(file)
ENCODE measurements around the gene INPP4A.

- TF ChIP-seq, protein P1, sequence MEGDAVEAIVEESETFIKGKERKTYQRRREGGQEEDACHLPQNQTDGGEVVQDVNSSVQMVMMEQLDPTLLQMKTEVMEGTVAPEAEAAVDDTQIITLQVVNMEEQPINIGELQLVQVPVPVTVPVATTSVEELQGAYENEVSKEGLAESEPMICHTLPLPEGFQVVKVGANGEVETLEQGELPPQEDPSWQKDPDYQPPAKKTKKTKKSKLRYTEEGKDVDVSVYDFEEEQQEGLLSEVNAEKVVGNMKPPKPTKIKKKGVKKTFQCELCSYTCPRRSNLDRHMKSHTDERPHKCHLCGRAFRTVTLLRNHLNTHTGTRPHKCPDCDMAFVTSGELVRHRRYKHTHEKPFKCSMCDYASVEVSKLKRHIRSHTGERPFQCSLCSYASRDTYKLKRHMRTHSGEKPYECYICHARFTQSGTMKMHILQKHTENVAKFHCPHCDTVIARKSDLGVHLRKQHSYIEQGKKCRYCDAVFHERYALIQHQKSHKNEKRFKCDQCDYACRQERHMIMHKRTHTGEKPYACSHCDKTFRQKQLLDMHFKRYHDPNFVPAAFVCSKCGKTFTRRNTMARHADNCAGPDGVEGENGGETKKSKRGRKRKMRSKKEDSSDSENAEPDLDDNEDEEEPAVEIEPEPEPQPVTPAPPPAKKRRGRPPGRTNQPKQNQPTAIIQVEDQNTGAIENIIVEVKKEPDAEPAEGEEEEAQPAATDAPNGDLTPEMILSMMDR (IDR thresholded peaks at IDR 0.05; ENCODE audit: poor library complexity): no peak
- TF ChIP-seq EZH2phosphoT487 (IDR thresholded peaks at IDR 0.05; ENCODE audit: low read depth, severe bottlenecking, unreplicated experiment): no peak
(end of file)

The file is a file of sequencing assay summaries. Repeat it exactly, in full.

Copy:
ENCODE measurements around the gene INPP4A.

- TF ChIP-seq, protein P1, sequence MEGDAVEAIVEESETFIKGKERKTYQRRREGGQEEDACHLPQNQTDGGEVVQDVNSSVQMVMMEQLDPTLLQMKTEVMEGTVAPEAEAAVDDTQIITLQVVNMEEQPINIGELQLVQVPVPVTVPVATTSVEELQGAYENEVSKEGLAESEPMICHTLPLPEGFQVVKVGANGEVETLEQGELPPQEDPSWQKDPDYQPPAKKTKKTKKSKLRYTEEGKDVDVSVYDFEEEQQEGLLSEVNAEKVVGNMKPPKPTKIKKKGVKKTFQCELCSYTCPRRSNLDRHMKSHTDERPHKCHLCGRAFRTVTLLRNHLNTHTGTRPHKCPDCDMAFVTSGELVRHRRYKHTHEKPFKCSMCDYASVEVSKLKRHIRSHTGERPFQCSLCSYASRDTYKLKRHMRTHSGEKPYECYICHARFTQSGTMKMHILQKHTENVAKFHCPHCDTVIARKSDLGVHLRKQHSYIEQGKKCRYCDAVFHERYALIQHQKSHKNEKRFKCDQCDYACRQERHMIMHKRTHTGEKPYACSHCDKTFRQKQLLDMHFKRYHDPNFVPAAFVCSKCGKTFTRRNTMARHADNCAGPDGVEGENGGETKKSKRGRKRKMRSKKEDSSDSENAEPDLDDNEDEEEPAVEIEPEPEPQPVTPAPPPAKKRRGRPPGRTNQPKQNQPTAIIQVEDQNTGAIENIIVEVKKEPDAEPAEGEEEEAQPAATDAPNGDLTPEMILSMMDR (IDR thresholded peaks at IDR 0.05; ENCODE audit: poor library complexity): no peak
- TF ChIP-seq EZH2phosphoT487 (IDR thresholded peaks at IDR 0.05; ENCODE audit: low read depth, severe bottlenecking, unreplicated experiment): no peak